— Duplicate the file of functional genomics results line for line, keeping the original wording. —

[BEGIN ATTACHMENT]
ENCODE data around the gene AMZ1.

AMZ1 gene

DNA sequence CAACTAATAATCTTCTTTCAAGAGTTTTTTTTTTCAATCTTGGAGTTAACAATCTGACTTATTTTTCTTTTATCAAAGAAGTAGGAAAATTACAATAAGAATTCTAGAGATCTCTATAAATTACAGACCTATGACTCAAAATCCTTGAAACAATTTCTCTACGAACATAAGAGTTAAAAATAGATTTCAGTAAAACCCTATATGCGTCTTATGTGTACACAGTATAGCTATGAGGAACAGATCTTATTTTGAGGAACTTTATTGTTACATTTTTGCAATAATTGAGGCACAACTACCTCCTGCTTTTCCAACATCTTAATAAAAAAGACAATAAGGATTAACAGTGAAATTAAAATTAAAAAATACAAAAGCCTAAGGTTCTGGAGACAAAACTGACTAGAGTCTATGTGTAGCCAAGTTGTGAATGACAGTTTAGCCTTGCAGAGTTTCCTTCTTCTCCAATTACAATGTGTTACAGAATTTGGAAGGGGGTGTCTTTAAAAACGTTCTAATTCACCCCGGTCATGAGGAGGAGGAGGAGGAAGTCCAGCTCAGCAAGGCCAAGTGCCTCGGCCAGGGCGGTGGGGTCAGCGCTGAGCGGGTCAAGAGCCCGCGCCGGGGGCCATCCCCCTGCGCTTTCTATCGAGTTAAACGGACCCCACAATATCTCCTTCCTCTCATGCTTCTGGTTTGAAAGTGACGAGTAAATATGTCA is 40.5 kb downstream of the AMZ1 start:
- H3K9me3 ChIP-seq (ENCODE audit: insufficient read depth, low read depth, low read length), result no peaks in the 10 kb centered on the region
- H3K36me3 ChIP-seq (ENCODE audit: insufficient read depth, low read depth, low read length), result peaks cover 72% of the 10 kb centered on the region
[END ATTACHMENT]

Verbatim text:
ENCODE data around the gene AMZ1.

AMZ1 gene

DNA sequence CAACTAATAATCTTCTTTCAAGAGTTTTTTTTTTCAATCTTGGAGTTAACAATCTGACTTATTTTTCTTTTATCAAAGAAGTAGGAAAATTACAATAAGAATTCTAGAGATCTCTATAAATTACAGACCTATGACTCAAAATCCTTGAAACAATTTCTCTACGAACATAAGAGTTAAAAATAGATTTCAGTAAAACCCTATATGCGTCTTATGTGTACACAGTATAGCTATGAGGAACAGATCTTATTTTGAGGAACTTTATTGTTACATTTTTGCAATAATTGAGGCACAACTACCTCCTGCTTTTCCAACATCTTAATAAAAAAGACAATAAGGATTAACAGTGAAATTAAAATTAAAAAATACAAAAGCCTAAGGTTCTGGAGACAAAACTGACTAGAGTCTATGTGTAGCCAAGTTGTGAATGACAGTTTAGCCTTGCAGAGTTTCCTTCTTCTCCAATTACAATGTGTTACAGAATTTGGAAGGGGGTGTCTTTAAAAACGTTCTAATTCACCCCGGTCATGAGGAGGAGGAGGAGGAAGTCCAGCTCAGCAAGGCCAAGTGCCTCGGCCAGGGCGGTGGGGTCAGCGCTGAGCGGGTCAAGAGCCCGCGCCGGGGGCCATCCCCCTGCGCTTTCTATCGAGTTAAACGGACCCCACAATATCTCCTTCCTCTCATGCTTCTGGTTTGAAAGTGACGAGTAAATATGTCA is 40.5 kb downstream of the AMZ1 start:
- H3K9me3 ChIP-seq (ENCODE audit: insufficient read depth, low read depth, low read length), result no peaks in the 10 kb centered on the region
- H3K36me3 ChIP-seq (ENCODE audit: insufficient read depth, low read depth, low read length), result peaks cover 72% of the 10 kb centered on the region